Crossposting in the parenting threads. We've mostly managed to avoid the "terible two's" behaviour issues and here's the secret: Making sure they get enough sleep. The reason behavioural issues crop up at this stage is because their brains are doing a massive info dump and they need time to download and process everything. Dave was getting pretty bad and not sleeping which aggravated everything else so Mrs P got some Melatonin (the hormone that induces sleep) an eye dropper of it in his bottle at bedtime (he still gets 100mls of milk at bedtime) for a week to help reset his body clock and instead of the broken sleep for maybe 6 hours a night he had been getting bumped up to 7pm to 7am 12 hours solid. Unsuprisingly his mood improved dramatically.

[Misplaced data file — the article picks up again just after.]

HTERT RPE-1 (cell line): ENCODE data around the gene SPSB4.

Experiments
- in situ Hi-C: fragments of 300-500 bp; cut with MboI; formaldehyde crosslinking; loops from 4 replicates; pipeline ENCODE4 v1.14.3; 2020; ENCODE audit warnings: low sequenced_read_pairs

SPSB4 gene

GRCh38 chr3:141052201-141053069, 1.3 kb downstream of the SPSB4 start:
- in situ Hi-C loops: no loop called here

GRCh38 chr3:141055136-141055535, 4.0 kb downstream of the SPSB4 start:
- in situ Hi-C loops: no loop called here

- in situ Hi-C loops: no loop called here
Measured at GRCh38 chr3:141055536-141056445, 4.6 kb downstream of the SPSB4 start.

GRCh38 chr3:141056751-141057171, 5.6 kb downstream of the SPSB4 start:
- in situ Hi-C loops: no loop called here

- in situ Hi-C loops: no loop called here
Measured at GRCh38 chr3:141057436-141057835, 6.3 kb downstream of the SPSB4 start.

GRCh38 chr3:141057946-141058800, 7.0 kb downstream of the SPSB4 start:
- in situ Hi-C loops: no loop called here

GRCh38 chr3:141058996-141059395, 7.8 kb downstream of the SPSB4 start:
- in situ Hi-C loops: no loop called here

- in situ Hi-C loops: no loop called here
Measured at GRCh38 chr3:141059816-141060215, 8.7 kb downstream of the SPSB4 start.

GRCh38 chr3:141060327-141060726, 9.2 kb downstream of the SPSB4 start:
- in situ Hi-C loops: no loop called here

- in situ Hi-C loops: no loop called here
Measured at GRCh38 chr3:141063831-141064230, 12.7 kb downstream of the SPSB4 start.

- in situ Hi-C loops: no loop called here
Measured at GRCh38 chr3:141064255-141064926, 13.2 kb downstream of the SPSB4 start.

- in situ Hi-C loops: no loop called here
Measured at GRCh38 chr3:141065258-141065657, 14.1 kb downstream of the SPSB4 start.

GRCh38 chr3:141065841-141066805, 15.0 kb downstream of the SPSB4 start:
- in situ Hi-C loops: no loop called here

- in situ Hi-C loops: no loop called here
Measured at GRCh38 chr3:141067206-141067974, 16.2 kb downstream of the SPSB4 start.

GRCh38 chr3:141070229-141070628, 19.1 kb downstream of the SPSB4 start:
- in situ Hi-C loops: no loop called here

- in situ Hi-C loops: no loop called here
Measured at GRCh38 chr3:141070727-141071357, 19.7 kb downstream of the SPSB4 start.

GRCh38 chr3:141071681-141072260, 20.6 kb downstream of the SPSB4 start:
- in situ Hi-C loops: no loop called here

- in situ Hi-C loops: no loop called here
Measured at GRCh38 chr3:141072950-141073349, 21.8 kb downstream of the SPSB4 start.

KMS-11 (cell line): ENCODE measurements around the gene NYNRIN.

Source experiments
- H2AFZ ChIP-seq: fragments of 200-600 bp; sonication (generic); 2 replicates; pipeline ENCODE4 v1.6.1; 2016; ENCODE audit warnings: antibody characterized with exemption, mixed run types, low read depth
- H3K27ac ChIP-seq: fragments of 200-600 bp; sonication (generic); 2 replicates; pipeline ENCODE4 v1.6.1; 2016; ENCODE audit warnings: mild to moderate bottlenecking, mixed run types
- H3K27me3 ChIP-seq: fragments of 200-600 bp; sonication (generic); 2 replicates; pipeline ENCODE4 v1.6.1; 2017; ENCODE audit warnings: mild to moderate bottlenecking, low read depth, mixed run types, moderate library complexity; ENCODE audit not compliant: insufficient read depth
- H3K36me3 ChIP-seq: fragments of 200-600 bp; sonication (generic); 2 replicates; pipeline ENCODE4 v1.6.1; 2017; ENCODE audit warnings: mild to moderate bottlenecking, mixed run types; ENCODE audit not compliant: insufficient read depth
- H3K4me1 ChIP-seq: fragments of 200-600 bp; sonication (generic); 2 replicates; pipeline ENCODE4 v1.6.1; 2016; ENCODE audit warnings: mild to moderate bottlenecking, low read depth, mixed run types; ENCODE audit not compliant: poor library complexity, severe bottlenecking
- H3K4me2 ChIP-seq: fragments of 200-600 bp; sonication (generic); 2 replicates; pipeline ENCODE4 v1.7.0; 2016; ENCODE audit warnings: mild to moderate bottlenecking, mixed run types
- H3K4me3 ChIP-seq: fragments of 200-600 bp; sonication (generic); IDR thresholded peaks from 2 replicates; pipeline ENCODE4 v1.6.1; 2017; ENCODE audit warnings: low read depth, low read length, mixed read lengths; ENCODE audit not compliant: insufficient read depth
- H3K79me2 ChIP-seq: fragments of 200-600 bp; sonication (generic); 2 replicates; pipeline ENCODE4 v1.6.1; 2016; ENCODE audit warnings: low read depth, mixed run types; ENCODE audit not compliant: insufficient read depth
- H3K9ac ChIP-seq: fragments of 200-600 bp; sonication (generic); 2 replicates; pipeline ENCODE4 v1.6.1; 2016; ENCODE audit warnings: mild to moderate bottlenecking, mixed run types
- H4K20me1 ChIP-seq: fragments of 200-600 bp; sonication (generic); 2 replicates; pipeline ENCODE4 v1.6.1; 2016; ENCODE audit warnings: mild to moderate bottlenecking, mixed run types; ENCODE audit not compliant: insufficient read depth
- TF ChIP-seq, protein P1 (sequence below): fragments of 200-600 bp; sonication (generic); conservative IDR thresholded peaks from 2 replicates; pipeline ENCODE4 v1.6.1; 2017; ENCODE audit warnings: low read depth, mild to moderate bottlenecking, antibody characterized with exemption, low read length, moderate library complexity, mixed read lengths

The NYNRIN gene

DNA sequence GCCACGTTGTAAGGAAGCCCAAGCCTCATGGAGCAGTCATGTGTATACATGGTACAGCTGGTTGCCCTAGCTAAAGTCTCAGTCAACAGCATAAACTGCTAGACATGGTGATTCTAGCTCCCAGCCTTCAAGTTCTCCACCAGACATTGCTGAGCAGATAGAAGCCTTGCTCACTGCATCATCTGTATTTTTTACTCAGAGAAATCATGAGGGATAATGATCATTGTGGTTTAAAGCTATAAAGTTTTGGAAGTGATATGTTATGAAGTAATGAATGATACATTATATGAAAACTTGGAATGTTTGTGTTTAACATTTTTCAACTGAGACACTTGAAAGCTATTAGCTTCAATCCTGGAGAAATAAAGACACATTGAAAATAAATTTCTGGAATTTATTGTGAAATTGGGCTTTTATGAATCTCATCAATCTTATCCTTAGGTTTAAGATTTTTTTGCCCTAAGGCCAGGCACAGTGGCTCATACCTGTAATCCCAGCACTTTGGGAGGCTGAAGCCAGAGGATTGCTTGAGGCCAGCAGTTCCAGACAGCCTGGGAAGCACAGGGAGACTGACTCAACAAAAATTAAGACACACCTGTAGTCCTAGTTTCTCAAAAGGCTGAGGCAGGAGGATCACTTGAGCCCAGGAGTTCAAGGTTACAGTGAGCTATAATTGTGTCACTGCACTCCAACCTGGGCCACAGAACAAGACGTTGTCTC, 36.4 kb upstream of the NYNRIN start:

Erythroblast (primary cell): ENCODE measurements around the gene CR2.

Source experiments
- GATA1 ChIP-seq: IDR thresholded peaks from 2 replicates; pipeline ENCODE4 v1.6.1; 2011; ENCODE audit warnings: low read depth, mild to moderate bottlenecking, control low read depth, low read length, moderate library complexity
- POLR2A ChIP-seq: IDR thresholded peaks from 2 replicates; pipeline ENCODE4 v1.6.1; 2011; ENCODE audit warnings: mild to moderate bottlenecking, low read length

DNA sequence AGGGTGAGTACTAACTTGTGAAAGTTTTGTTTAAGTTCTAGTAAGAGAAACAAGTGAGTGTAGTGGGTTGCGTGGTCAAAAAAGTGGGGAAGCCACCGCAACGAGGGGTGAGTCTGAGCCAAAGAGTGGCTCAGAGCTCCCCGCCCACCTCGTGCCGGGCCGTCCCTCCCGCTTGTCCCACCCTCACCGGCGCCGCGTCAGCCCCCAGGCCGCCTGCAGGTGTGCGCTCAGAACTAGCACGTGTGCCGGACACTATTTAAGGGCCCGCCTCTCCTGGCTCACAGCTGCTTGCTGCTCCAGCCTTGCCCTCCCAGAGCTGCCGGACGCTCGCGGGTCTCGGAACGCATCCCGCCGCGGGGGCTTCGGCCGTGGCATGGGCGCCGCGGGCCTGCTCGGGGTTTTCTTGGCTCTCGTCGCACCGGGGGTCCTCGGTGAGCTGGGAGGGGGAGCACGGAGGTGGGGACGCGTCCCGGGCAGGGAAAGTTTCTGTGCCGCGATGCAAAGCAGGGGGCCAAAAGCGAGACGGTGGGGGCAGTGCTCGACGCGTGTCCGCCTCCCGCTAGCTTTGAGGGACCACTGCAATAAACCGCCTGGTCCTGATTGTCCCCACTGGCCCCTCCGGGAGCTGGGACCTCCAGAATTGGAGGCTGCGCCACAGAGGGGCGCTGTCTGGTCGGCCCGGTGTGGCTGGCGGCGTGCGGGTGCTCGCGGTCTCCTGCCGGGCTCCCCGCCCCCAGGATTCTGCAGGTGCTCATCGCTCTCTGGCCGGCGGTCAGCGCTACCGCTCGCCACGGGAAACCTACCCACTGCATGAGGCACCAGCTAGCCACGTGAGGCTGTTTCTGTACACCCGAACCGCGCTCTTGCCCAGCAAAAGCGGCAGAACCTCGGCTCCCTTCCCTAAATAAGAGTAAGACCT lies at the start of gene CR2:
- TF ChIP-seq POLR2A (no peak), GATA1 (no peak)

With my youngest daughter, when she starts to throw a tantrum, she gets 2 warnings and then gets sent to her room to calm down. Sometimes, however, she won't calm down. In this case, we see it as she hasn't reached the top of the hill to get to the other side, and we need to poke her a bit verbally for her to finally get to a point where she will calm down. And by poke verbally, I mean asking "Are you ready to calm down and talk about it?"

Self Indulgent parent part:

Dave is 2 years 3 months and knows his ABC's and counts 1 to 10 then 14, 16, 17, 19, 20.

Prozac, it's not that he doesn't know 10 to 20, it's just that you don't get what mathematical system he's using. He'll simplify it for you in a few weeks

Prozac wrote:

Self Indulgent parent part:

Dave is 2 years 3 months and knows his ABC's and counts 1 to 10 then 14, 16, 17, 19, 20. :)

The first thing I thought when I read that was the old "find the next number in this number sequence" questions on tests. In which case the sequence is 2-1-2-1 so the next number should be 22! So apparently your kid is going to design those tests and he's just trying out some rudimentary sequences.